Parents will often ask how the child knows it’s time to start reading, particularly those whose children’s bedrooms are completely dark in the morning. Some strategies are:

Child turns light on and helps themselves to books next to their bed whenever they wake (I don’t like this as most children go through phases where they wake WAY TOO EARLY and if left laying down in the dark would quite possibly fall back to sleep.)

  • Soft music alarm, bunny clock or colour change clock that signals when it is time for lights on
  • Mum or dad comes in every morning to say it’s time to get up
  • Pin a paper clock next to their own analogue clock with the hands at the time they are allowed to rise.
  • Tape over the minute numbers on a digital clock and write the number the hour must match before they may turn on the light (or teach them to read it properly if you want wake up times to be half past the hour.)

It’s nice to build some excitement around the big move and get children really wanting to do it. Maybe they can come shopping for their new big boy/girl sheets, pillow, doona etc and help choose (Between an appropriate selection you pick out!) We were able to have the bed all set up in their new rooms (as each time has involved a room change as well as a bed change) a couple of weeks before they were “allowed” to sleep in it – you could do it in the same room if you have enough space. By the time we were ready for them to move, they were practically begging to be able to go in it. Each time they asked we’d recite all the rules and say they had to wait until they were responsible enough, big enough etc. to which they would be eagerly saying I will, I can, I won’t get out of bed and on and on until we finally said the grand day had arrived.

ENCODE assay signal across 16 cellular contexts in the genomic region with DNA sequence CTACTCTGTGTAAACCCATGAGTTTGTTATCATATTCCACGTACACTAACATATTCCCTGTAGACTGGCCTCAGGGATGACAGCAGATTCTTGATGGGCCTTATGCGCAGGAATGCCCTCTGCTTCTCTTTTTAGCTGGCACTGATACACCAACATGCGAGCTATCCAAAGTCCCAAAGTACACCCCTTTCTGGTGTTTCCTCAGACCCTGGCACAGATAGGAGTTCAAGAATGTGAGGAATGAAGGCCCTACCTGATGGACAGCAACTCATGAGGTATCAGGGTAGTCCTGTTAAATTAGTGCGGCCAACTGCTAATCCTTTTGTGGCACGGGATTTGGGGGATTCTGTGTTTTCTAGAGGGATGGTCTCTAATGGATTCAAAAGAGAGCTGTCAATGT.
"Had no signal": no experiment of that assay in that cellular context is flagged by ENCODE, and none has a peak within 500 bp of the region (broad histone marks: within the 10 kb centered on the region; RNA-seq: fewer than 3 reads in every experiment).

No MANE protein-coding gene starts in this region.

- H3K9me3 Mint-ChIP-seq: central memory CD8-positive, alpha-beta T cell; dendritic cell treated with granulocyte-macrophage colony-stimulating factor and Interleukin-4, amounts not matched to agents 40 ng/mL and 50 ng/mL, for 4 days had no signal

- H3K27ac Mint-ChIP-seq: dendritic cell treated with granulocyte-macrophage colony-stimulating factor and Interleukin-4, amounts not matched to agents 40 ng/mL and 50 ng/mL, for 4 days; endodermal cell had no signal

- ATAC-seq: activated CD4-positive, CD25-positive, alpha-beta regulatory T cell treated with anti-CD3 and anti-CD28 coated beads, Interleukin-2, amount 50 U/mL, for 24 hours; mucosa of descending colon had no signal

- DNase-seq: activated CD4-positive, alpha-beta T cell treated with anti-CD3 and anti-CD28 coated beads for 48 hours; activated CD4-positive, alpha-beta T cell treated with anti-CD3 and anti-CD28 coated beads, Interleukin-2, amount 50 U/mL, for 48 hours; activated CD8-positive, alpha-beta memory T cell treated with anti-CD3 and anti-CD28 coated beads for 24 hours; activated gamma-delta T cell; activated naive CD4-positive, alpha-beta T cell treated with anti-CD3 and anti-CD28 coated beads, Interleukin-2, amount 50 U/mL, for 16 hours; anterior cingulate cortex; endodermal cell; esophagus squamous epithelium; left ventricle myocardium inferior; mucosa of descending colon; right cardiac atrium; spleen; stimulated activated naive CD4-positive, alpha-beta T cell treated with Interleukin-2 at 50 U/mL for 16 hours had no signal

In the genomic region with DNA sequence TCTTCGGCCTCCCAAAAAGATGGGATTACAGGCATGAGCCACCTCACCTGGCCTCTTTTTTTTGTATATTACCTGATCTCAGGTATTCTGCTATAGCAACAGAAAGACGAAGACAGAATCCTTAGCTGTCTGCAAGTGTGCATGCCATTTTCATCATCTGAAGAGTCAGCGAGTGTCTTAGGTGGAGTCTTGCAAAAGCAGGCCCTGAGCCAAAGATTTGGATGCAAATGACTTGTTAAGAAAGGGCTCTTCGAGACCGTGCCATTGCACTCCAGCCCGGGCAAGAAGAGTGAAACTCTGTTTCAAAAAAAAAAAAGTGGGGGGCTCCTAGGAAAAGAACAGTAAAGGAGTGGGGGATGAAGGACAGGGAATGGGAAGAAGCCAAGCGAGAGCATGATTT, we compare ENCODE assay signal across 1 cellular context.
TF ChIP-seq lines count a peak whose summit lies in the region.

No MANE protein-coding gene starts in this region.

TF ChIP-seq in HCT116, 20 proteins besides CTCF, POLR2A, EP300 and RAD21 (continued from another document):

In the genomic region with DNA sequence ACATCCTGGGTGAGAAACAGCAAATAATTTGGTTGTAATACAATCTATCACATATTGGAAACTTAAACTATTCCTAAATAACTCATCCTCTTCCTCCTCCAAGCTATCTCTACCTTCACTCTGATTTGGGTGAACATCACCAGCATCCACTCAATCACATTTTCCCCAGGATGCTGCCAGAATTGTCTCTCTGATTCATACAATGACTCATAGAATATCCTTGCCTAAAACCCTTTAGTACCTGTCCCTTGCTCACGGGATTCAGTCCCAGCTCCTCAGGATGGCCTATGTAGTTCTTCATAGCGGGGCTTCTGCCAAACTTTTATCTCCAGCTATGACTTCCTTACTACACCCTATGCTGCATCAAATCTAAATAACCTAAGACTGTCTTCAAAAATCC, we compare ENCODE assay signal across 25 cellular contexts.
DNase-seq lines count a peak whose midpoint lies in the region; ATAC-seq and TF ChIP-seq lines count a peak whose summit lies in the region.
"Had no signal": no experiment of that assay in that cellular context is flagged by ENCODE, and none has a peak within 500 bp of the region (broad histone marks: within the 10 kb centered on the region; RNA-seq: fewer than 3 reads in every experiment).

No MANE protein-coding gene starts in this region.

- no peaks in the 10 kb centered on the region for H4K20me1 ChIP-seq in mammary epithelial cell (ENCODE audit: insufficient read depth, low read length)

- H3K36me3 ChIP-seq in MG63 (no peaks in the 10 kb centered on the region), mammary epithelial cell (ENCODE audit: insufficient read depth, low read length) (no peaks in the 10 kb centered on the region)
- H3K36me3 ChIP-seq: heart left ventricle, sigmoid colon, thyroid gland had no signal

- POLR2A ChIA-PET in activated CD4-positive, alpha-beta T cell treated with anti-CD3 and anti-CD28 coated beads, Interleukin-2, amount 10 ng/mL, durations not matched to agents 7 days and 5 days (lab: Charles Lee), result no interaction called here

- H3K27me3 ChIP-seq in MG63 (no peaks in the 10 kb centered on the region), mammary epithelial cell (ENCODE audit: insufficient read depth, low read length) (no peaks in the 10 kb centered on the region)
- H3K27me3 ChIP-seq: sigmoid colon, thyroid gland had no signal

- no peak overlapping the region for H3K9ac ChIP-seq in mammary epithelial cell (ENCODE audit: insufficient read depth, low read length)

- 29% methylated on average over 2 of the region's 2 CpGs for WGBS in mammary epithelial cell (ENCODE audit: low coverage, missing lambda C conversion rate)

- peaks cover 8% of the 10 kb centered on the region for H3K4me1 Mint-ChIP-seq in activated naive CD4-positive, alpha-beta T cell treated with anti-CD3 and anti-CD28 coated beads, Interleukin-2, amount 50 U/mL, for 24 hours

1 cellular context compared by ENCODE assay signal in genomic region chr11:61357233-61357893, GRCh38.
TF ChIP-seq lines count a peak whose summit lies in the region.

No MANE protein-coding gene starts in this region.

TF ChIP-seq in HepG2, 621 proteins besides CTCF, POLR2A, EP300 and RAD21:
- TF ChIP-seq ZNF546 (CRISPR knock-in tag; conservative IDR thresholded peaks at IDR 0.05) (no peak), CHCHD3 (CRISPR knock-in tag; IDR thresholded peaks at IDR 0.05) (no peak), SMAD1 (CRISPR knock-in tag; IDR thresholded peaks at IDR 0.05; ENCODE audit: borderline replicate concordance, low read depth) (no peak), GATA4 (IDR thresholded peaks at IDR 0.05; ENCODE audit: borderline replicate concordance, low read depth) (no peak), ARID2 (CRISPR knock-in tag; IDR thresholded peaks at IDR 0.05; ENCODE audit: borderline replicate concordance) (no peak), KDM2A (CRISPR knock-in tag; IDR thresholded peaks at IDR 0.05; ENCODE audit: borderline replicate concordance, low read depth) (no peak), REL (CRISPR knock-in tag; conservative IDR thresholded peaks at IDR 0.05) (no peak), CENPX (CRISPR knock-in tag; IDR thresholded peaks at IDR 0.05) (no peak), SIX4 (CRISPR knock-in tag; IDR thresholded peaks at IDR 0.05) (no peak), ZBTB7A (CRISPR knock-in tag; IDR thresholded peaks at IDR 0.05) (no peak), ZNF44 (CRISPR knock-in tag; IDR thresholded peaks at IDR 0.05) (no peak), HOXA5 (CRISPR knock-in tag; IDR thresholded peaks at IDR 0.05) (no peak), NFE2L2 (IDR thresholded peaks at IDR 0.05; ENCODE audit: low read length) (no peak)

They also showed every family member and visitor the bed and we primed them to be really excited and talk about what a big boy/girl they are to be able to sleep in a big bed, ask when they were going to move to their new big girl room, what are the rules? etc.

If your child is a very mobile sleeper a bed rail may be a good idea or at least a mattress on the floor. We have borrowed rails but they make it difficult to sit and read to children on the bed so we get rid of them as soon as possible. Most of our children move around a lot in the cot but in a bed press themselves up against the wall and stay there – security maybe? One of our daughters on the other hand fell off repeatedly which we put down to the fact that it was summer and she wasn’t able to be tucked in under tight bedclothes – she kept getting out and laying on top them, rolling about and dropping off night after night. We had to go and borrow a rail again and needed it for about 6 months before we took it off and she was fine.

Another trick to stop falling out is to tuck a large towel or similar in a roll along the outside edge of the bed to tilt the mattress back with the slope down towards the wall side. Also, putting the top sheet on sideways so children are securely tucked in seems to stop them rolling towards the outer edge. (Children’s feet don’t go anywhere near the bottom of the bed anyway.)

All in all, the key is in the daytime training and consistent parenting throughout the entire day, not just at bedtime. Usually children love the idea of a big bed and with a little training and preparation, so will you!